October 6, 1997
Scholars from around the world discussed Quechua art
Twenty-five scholars from around the world convened at UCSC's Music Center in early September for a conference titled "The Quechua Expressive Art: Creativity, Analysis, and Performance."
The UCSC conference examined historical and contemporary Quechua musical and verbal artistic forms in song, dance, poetry, narrative, folktale, myth, and riddle from both scholarly and performance perspectives. The Quechua (pronounced ket-shwa), inhabit the Andean regions of Colombia, Ecuador, Peru, Bolivia, and northwest Argentina, and are the largest Native American culture in the Western Hemisphere, with an estimated population of between 10 and 13 million people.
Performances, panel sessions, and round-table discussions featured scholars from Bolivia, Brazil, Colombia, Ecuador, Germany, the Netherlands, Peru, Switzerland, the United Kingdom, and the U.S. According to conference co-organizer John Schechter, UCSC associate professor of music, participants represented the disciplines of anthropology, ethnomusicology, ethnohistory, folkloristics, linguistics, and literature.
Organizing the conference with Schechter was Guillermo Delgado, UCSC lecturer in Latin American and Latino studies. Schechter noted that several generations of scholars in the field attended the conference, representing not only a range of disciplines and cultures, but a variety of approaches to research, which often became the subject of discussion.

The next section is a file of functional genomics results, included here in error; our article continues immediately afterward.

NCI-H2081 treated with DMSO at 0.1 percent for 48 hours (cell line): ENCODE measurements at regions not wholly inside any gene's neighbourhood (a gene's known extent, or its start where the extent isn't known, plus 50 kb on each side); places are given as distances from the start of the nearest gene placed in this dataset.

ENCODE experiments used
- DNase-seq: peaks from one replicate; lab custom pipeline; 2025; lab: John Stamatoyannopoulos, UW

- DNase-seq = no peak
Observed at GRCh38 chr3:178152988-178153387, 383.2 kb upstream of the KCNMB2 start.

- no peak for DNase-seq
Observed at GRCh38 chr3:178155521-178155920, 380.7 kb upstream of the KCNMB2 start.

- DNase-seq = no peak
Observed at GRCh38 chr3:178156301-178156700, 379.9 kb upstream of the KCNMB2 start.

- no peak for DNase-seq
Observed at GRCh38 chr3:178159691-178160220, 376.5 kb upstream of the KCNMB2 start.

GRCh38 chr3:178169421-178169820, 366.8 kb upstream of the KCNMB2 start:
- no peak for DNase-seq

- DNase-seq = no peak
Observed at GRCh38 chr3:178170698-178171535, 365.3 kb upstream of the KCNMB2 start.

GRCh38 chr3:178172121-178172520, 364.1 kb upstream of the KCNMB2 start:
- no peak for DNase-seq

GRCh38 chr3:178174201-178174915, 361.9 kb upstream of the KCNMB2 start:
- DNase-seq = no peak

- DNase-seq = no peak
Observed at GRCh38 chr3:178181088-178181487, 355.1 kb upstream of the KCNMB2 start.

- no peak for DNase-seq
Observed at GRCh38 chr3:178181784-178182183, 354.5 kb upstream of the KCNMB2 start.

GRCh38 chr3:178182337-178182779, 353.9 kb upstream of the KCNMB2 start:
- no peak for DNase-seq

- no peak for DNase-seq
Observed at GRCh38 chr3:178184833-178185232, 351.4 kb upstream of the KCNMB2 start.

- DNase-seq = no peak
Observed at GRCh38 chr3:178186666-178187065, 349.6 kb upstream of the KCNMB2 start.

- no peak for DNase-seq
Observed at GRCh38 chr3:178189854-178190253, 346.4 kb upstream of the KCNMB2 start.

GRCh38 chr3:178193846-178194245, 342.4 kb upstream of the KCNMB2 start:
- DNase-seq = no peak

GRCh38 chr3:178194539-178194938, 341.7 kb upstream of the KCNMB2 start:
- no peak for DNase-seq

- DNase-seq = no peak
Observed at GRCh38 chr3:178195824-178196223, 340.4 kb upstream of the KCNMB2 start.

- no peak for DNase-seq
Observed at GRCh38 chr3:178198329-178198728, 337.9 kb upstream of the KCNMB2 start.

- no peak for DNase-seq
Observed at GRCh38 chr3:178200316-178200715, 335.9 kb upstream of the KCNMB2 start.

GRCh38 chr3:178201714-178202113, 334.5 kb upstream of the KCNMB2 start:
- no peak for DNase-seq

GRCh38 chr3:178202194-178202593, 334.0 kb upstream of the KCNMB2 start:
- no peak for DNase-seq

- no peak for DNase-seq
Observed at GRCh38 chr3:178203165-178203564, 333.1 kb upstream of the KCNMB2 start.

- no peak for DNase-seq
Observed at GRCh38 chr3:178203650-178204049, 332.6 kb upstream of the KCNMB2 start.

The conference concluded on the evening of September 6 with musical performances of Andean and Quechuan music. Performers included UCSC's Latin American Ensemble, Taki Nan, directed by Schechter; Chaskinakuy, a professional, California-based husband-and-wife duo specializing in Andean musics; and Patricio Cuji Guallinga, an Ecuadorian Canelos (lowland) Quechua musician.
Schechter felt that the conference has served as a starting point for further exchanges. "Participants came away from the symposium with a sense that it had constituted the first of its kind, a feat of organization and dynamism. It opened a path to further exchanges that have the capacity to decenter power relations and allow for fruitful comparison, debate, and reflection," he noted.
The conference was supported by the UC Humanities Research Institute, the UCSC Divisions of Arts and Social Sciences, the Music Department, and the Chicano/Latino Research Center.
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